A culturally relevant smartphone-delivered physical activity intervention for African American women: Development and initial usability tests of smart walk

Rodney P. Joseph, Colleen Keller, Sonia Vega-López, Marc A. Adams, Rebekah English, Kevin Hollingshead, Steven P. Hooker, Michael Todd, Glenn A. Gaesser, Barbara E. Ainsworth

Research output: Contribution to journalArticle


Background: Smart Walk is a culturally relevant, social cognitive theory-based, smartphone-delivered intervention designed to increase physical activity (PA) and reduce cardiometabolic disease risk among African American (AA) women. Objective: This study aimed to describe the development and initial usability testing results of Smart Walk. Methods: Smart Walk was developed in 5 phases. Phases 1 to 3 focused on initial intervention development, phase 4 involved usability testing, and phase 5 included intervention refinement based on usability testing results. In phase 1, a series of 9 focus groups with 25 AA women (mean age 38.5 years, SD 7.8; mean BMI 39.4 kg/m2, SD 7.3) was used to identify cultural factors associated with PA and ascertain how constructs of social cognitive theory can be leveraged in the design of a PA intervention. Phase 2 included the analysis of phase 1 qualitative data and development of the structured PA intervention. Phase 3 focused on the technical development of the smartphone app used to deliver the intervention. Phase 4 consisted of a 1-month usability trial of Smart Walk (n=12 women; mean age 35.0 years, SD 8.5; mean BMI 40 kg/m2, SD 5.0). Phase 5 included refinement of the intervention based on the usability trial results. Results: The 5-phase process resulted in the development of the Smart Walk smartphone-delivered PA intervention. This PA intervention was designed to target social cognitive theory constructs of behavioral capability, outcome expectations, social support, self-efficacy, and self-regulation and address deep structure sociocultural characteristics of collectivism, racial pride, and body appearance preferences of AA women. Key features of the smartphone app included (1) personal profile pages, (2) multimedia PA promotion modules (ie, electronic text and videos), (3) discussion boards, and (4) a PA self-monitoring tool. Participants also received 3 PA promotion text messages each week. Conclusions: The development process of Smart Walk was designed to maximize the usability, cultural relevance, and impact of the smartphone-delivered PA intervention.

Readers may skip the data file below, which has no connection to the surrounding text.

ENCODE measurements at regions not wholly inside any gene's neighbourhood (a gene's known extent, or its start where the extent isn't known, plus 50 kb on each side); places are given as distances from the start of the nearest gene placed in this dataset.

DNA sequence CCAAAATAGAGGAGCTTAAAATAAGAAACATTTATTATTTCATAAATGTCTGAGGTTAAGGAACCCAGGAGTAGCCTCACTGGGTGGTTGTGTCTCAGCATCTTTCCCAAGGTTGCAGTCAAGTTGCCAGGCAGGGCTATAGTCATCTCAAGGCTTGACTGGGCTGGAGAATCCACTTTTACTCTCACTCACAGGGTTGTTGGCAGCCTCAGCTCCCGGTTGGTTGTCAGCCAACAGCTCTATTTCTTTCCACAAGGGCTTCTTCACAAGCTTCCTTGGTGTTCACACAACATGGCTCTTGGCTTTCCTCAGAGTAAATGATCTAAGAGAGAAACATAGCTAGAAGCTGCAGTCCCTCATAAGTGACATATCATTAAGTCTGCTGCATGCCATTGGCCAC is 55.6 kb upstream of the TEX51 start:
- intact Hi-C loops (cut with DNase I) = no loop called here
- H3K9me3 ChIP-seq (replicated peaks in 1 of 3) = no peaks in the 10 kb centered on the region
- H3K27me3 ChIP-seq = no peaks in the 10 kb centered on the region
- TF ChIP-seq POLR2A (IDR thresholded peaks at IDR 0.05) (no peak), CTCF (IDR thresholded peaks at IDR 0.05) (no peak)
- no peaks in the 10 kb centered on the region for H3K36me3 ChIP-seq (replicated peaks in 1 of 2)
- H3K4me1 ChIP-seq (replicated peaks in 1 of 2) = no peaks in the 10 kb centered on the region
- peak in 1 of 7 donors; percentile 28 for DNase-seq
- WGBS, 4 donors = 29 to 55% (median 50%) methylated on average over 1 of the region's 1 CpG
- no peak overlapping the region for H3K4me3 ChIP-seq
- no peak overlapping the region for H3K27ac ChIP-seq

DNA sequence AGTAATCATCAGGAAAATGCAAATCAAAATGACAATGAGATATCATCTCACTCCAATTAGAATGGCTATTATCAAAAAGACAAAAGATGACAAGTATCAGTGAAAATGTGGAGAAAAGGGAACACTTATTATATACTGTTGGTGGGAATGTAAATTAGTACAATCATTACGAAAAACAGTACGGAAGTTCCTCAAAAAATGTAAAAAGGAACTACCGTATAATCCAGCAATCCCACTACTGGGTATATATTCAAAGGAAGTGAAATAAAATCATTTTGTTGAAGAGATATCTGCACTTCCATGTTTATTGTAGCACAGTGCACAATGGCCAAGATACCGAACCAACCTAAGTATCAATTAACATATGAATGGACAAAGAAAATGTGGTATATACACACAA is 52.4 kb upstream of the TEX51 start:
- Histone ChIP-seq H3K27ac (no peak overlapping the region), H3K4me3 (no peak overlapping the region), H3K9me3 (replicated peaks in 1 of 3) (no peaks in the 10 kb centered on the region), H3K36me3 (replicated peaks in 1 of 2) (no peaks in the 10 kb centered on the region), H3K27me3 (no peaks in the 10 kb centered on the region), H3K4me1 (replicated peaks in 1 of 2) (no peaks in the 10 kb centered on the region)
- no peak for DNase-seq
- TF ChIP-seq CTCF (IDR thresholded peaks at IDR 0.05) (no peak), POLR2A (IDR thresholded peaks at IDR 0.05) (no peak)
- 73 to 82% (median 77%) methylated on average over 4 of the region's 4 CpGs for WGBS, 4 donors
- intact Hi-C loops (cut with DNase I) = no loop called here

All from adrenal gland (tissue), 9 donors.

Original languageEnglish (US)
Article numbere15346
JournalJMIR mHealth and uHealth
Issue number3
StatePublished - Jan 1 2020



  • African-American
  • EHealth
  • Exercise
  • Heart diseases
  • MHealth
  • Minority health
  • Primary prevention

ASJC Scopus subject areas

  • Health Informatics

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